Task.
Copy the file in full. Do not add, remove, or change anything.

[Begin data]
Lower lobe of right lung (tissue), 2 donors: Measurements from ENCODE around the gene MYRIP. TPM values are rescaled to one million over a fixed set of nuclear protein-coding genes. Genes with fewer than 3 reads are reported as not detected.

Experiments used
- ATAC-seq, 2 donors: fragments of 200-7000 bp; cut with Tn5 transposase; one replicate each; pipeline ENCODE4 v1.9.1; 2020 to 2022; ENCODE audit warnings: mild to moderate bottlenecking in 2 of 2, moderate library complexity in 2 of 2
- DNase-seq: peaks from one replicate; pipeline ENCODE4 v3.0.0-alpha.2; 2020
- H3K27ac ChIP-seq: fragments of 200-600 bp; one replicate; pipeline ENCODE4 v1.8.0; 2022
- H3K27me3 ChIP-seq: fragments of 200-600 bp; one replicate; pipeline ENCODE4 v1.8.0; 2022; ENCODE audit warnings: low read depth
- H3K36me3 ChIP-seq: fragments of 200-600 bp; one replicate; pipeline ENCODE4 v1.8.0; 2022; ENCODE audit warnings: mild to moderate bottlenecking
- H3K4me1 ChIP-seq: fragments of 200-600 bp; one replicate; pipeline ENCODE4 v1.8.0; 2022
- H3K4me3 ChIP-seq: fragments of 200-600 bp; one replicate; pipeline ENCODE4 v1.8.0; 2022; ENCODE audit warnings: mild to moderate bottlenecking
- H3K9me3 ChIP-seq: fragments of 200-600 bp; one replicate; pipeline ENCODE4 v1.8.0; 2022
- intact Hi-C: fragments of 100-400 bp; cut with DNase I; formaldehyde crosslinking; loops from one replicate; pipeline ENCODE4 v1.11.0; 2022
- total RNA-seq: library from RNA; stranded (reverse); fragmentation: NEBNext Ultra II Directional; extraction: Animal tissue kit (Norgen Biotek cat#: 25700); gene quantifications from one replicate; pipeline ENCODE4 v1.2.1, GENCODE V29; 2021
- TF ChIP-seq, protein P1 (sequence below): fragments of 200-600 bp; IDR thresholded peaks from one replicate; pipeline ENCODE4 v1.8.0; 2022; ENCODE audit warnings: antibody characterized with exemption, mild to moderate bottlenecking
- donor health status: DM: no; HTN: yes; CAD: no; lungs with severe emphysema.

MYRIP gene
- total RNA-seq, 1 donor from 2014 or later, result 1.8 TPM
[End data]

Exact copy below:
Lower lobe of right lung (tissue), 2 donors: Measurements from ENCODE around the gene MYRIP. TPM values are rescaled to one million over a fixed set of nuclear protein-coding genes. Genes with fewer than 3 reads are reported as not detected.

Experiments used
- ATAC-seq, 2 donors: fragments of 200-7000 bp; cut with Tn5 transposase; one replicate each; pipeline ENCODE4 v1.9.1; 2020 to 2022; ENCODE audit warnings: mild to moderate bottlenecking in 2 of 2, moderate library complexity in 2 of 2
- DNase-seq: peaks from one replicate; pipeline ENCODE4 v3.0.0-alpha.2; 2020
- H3K27ac ChIP-seq: fragments of 200-600 bp; one replicate; pipeline ENCODE4 v1.8.0; 2022
- H3K27me3 ChIP-seq: fragments of 200-600 bp; one replicate; pipeline ENCODE4 v1.8.0; 2022; ENCODE audit warnings: low read depth
- H3K36me3 ChIP-seq: fragments of 200-600 bp; one replicate; pipeline ENCODE4 v1.8.0; 2022; ENCODE audit warnings: mild to moderate bottlenecking
- H3K4me1 ChIP-seq: fragments of 200-600 bp; one replicate; pipeline ENCODE4 v1.8.0; 2022
- H3K4me3 ChIP-seq: fragments of 200-600 bp; one replicate; pipeline ENCODE4 v1.8.0; 2022; ENCODE audit warnings: mild to moderate bottlenecking
- H3K9me3 ChIP-seq: fragments of 200-600 bp; one replicate; pipeline ENCODE4 v1.8.0; 2022
- intact Hi-C: fragments of 100-400 bp; cut with DNase I; formaldehyde crosslinking; loops from one replicate; pipeline ENCODE4 v1.11.0; 2022
- total RNA-seq: library from RNA; stranded (reverse); fragmentation: NEBNext Ultra II Directional; extraction: Animal tissue kit (Norgen Biotek cat#: 25700); gene quantifications from one replicate; pipeline ENCODE4 v1.2.1, GENCODE V29; 2021
- TF ChIP-seq, protein P1 (sequence below): fragments of 200-600 bp; IDR thresholded peaks from one replicate; pipeline ENCODE4 v1.8.0; 2022; ENCODE audit warnings: antibody characterized with exemption, mild to moderate bottlenecking
- donor health status: DM: no; HTN: yes; CAD: no; lungs with severe emphysema.

MYRIP gene
- total RNA-seq, 1 donor from 2014 or later, result 1.8 TPM